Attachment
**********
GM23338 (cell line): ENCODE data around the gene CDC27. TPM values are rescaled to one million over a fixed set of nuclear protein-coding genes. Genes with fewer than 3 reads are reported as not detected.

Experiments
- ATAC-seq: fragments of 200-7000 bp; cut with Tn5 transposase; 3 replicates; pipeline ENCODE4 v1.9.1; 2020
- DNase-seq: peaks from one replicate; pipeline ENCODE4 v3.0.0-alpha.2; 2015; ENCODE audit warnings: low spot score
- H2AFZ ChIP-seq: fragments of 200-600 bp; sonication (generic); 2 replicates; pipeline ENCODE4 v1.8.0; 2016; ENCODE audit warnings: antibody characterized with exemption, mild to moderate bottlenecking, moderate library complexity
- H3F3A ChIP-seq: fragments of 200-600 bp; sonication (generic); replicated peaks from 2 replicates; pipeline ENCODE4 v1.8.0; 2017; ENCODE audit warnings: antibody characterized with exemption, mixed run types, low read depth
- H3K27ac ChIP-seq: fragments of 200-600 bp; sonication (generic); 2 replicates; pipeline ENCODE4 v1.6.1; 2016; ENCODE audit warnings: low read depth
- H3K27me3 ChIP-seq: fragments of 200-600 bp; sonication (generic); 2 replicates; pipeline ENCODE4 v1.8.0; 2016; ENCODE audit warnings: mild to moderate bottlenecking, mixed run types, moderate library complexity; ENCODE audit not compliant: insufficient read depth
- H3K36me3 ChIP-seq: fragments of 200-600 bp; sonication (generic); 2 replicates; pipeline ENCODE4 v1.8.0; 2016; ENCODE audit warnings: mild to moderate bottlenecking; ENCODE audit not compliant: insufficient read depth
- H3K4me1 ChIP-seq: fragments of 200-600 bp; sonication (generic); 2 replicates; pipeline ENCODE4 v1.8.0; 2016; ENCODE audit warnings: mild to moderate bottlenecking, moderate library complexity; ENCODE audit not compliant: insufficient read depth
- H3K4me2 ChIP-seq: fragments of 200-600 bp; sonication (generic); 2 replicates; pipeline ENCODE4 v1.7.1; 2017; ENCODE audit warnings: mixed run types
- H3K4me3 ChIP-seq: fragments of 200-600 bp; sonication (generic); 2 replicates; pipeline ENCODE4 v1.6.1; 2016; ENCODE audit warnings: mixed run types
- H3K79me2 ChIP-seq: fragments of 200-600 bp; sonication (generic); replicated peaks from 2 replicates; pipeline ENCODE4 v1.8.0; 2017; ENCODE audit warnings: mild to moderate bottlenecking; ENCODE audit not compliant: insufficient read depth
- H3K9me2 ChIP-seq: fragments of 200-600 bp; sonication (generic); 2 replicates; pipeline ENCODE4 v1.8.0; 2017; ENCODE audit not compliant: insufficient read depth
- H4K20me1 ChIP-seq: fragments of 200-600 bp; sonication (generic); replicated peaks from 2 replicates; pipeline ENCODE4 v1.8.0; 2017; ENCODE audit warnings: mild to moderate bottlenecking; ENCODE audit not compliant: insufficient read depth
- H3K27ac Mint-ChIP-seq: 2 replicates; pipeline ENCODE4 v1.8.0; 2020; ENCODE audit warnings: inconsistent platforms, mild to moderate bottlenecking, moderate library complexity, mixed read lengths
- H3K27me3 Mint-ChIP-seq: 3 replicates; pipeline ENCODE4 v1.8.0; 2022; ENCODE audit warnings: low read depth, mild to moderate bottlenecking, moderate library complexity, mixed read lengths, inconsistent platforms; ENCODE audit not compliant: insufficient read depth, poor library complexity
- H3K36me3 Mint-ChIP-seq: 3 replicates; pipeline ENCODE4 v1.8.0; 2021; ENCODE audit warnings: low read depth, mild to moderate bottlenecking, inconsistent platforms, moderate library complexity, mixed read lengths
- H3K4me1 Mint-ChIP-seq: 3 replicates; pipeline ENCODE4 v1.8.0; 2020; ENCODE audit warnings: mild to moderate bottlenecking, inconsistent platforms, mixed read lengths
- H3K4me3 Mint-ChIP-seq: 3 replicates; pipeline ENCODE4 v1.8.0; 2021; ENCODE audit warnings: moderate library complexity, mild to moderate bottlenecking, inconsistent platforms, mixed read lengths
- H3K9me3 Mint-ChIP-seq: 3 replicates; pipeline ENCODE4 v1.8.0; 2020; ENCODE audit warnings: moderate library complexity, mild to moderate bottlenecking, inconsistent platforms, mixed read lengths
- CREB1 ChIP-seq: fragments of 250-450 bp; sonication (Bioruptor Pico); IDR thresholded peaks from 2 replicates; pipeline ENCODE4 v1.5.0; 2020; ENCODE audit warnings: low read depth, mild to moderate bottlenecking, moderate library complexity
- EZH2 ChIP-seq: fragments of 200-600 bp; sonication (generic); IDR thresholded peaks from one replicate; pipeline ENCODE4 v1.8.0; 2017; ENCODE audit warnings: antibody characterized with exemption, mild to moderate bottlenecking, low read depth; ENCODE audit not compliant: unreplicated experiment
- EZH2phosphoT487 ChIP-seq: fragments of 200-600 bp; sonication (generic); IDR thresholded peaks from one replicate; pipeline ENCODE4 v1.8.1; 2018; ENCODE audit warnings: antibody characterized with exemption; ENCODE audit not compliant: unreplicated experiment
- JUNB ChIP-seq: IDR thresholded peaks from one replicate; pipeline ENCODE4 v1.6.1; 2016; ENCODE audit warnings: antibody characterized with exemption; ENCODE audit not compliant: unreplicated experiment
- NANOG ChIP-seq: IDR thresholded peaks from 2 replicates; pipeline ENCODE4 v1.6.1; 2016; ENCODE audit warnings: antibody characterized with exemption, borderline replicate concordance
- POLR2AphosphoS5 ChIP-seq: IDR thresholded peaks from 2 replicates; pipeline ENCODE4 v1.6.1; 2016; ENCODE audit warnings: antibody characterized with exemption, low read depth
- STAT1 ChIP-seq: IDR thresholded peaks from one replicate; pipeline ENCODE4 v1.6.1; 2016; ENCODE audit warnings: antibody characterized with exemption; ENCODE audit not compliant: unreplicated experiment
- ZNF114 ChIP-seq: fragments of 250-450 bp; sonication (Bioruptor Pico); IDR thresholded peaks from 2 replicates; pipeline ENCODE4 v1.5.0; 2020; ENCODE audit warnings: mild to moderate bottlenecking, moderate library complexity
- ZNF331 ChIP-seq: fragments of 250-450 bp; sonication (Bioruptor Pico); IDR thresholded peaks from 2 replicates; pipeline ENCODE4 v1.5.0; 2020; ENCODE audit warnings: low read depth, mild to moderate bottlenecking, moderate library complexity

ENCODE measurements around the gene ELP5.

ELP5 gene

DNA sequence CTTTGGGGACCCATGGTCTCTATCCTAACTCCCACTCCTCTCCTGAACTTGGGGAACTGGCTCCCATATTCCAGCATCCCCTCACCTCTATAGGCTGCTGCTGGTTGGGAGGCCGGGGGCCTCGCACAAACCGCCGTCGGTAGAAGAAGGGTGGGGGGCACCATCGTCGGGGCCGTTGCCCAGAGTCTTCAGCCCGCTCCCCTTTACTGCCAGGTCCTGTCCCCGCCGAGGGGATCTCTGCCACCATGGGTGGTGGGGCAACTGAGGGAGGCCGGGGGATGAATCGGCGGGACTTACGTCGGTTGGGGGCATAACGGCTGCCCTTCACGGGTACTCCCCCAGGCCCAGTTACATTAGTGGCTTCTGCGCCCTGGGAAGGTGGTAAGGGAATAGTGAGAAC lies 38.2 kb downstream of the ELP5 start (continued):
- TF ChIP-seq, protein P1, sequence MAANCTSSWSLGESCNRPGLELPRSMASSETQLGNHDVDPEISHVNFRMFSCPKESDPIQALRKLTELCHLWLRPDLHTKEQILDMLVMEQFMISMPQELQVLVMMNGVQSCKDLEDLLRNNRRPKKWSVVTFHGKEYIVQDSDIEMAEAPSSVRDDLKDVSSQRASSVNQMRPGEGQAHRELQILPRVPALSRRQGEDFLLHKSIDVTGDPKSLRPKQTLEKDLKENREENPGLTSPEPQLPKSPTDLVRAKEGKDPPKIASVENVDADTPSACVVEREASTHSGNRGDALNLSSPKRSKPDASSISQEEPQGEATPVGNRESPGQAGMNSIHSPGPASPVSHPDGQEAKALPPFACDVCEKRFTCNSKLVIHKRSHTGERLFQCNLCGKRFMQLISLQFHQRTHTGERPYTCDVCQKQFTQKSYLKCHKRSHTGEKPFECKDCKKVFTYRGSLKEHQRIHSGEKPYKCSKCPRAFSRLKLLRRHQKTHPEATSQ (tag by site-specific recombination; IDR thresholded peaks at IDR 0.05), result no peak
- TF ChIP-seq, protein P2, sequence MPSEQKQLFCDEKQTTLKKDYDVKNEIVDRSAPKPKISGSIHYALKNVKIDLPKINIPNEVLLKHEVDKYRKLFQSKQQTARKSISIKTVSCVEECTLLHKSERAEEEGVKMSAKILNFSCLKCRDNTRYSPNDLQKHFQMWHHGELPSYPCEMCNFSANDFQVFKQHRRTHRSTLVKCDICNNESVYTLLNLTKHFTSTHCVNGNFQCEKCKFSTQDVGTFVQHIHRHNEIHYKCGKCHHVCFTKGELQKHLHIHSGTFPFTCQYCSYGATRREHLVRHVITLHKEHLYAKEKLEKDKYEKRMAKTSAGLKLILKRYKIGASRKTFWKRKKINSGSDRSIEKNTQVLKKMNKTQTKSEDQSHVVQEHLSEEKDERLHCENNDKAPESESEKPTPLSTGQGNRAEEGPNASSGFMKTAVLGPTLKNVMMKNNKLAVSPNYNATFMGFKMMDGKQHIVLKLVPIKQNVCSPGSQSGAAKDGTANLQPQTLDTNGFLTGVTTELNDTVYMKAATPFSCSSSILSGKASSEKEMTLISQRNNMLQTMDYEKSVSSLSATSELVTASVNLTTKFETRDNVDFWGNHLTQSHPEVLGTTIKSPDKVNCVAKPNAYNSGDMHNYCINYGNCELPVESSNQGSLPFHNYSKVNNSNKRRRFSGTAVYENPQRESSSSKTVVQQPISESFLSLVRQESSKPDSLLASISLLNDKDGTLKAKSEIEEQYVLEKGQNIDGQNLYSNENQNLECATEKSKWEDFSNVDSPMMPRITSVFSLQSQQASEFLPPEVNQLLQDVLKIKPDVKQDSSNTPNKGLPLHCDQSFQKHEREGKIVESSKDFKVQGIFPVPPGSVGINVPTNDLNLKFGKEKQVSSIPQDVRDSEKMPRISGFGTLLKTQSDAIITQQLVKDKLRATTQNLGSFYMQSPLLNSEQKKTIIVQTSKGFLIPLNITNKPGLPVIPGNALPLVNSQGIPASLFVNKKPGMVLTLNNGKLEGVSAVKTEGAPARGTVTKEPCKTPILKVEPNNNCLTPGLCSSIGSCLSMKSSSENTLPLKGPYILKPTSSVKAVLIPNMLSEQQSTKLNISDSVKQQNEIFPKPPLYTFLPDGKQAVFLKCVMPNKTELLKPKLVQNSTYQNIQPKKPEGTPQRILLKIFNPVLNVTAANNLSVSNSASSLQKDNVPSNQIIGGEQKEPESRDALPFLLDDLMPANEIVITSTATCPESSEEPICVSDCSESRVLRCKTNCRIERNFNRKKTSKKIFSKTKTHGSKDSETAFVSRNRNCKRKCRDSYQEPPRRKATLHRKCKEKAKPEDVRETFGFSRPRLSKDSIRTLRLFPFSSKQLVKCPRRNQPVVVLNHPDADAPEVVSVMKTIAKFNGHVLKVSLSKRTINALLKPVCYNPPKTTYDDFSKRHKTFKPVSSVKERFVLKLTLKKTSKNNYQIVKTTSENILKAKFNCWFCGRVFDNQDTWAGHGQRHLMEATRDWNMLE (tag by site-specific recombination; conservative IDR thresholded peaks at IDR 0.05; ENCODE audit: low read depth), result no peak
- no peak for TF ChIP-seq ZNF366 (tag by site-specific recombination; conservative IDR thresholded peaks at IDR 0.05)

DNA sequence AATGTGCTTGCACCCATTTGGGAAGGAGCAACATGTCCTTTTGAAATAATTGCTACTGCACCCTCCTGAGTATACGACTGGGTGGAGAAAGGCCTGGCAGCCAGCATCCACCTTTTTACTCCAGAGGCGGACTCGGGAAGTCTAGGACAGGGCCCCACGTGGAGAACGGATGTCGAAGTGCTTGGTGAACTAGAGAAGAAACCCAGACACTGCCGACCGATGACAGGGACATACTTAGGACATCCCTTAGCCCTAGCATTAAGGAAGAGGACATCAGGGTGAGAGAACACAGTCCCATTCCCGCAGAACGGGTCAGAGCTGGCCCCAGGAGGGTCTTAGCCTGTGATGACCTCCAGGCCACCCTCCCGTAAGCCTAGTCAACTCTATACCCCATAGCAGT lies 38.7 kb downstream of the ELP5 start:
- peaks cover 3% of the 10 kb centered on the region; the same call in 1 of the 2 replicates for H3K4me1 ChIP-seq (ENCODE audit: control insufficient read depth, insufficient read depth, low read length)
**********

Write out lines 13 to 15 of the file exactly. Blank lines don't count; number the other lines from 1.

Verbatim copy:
- H3K79me2 ChIP-seq: fragments of 200-600 bp; sonication (generic); replicated peaks from 2 replicates; pipeline ENCODE4 v1.8.0; 2017; ENCODE audit warnings: mild to moderate bottlenecking; ENCODE audit not compliant: insufficient read depth
- H3K9me2 ChIP-seq: fragments of 200-600 bp; sonication (generic); 2 replicates; pipeline ENCODE4 v1.8.0; 2017; ENCODE audit not compliant: insufficient read depth
- H4K20me1 ChIP-seq: fragments of 200-600 bp; sonication (generic); replicated peaks from 2 replicates; pipeline ENCODE4 v1.8.0; 2017; ENCODE audit warnings: mild to moderate bottlenecking; ENCODE audit not compliant: insufficient read depth